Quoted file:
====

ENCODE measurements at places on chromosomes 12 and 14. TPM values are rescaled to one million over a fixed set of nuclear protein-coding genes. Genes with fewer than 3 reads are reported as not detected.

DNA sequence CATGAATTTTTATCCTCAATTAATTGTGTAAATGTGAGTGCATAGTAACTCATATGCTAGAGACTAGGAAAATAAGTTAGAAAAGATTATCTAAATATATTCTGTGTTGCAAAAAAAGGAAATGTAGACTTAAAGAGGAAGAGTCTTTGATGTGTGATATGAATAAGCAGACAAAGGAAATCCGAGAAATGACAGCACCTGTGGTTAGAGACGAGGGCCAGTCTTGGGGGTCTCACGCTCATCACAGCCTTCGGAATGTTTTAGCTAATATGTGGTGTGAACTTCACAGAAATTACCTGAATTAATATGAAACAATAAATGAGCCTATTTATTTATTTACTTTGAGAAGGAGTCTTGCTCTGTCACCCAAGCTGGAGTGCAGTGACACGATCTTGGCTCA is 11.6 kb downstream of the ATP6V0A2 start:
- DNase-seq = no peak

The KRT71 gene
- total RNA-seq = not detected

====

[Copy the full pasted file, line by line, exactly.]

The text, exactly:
ENCODE measurements at places on chromosomes 12 and 14. TPM values are rescaled to one million over a fixed set of nuclear protein-coding genes. Genes with fewer than 3 reads are reported as not detected.

DNA sequence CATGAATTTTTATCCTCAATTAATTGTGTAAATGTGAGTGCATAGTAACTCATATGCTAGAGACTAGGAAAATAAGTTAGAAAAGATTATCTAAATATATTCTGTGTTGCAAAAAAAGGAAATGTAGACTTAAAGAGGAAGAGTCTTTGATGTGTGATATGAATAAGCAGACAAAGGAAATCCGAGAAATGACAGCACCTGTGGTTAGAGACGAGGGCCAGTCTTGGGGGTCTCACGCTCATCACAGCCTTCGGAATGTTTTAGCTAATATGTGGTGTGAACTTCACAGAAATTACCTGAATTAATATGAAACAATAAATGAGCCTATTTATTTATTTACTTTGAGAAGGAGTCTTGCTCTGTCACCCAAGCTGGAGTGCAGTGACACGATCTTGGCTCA is 11.6 kb downstream of the ATP6V0A2 start:
- DNase-seq = no peak

The KRT71 gene
- total RNA-seq = not detected